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Saturday, May 14, 2011

Spectator Sport by James Alexander Thom

One of James Alexander Thom's first published books - shows his potential and rookie problems.

James Alexander Thom
James Alexander Thom is one of my favorite authors. In my classroom I have had two of his books on my shelves and kids come to me looking for something to read I recommend those books first due to the power of the storytelling. Those that accept my recommendations concerning his books are never disappointed. Great stuff!

While most of his books concern the frontier days of America's old Northwest Territory (Indiana, Michigan, Illinois, etc.), Spectator Sport concerns itself with the rain-shortened and deadly 1973 Indy 500. The race took part over the course of 3 days and was finally called after a little more than 300 miles due to rain and the fact that only 9 of the 33 starters were still on the track. Thom was at the race and the events inspired him to write this book and explore the motivations of race fans, violence on television and the news and voyeurism of all sorts.

This book however does not qualify as great - it is too up and down and inconsistent.

First - what is done well:

-Thom accurately portrays the way the 'Snake Pit' of the Indy 500 used to be - the dirt, the beer, the hedonism.

-Thom accurately captures the feel of the 500 just before the race starts. The tension, the anticipation, the pomp and ritual.

-Thom's descriptions of the Speedway and its environs are dead-on. Especially the traffic and the insanity of the some of the police who are directing it.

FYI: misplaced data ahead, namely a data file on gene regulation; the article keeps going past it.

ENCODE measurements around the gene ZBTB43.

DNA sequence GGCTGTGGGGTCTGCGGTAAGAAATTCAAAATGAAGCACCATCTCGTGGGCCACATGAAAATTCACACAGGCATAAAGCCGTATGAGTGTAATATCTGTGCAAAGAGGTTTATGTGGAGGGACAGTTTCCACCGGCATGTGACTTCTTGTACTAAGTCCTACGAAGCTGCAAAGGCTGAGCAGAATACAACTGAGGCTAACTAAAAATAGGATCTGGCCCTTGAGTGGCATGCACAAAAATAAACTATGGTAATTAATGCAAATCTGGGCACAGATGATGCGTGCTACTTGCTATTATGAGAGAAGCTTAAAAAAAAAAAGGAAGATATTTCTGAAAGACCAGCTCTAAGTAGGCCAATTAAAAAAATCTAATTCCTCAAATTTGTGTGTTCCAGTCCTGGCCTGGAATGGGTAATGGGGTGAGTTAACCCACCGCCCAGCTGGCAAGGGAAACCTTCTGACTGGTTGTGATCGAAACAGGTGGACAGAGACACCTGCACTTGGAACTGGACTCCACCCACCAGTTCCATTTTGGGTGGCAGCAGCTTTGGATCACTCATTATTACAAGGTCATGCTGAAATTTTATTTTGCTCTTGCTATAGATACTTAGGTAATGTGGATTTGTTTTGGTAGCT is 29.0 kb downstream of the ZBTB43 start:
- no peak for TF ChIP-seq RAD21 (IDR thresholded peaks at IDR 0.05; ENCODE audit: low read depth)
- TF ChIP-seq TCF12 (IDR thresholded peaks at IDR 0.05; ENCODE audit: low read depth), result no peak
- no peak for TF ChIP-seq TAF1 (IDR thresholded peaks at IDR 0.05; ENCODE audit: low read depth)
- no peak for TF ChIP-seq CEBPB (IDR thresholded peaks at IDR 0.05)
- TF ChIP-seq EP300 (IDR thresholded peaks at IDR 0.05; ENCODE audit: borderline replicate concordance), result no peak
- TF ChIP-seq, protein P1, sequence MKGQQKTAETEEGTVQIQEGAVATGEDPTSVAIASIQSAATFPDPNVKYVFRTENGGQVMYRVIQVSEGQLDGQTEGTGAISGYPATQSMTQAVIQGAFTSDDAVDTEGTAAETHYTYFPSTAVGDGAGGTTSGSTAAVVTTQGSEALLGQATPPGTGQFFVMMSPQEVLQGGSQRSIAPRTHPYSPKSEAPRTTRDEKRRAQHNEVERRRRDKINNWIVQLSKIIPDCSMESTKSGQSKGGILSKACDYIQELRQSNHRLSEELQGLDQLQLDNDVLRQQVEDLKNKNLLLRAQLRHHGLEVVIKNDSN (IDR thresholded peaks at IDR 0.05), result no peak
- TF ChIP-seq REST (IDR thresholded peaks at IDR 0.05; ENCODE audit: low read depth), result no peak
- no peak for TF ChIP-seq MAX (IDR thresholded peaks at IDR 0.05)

What does not work so well:

-Too many characters - especially the boy from Kokomo who has to see the race no matter what. The girls who break out from the Indiana Girls' School (Indiana's prison for teenaged girls)and party in the infield are interesting but also fail to advance the story.

-Thom's theme is that sex, violence and power are all inter-related. The fighter pilot war hero and the soft-porn movie starlet, and the 500 festival princess who poses naked for the camera are all supposed to tie in with the race and the mayhem that occurred on the track, in the stands (debris and fuel were sprayed all over one section of the stands) and in the infield. However, I thought that Thom failed to connect all of these dots and the story gets too off-target. Too many themes means that he hits none of them well. It would have been better to have made two books - one exploring the violence of auto racing and the motivations of the racers and the fans, the other exploring sexuality, power and fidelity.

Fans of the 500 will appreciate:

-Transcripts of the race thrown into the text to tell the reader how far along the race is. These are actually transcribed from "The Voice of the 500" Sid Collins' personal tapes and include ads, Sid Collins and other local (Indy area) broadcasters such as Mike Ahern.

-Local sites such as the Indiana Girls' School, The Coke Lot, The Snake Pit and a local west side bakery that just has to be Long's Bakery.

Bottom line: The book has lots of faults, shows his great promise as an author but really does not quite deliver. Hardcore fans of the Indy 500 will certainly appreciate it.

**On a different note, why do they use a modern era Indy Car on the cover photo rather than a car from the '73 race?

I rate this book 3 stars out of 5.

This book can be found on Amazon.com here: Spectator Sport

Reviewed on January 4, 2006.

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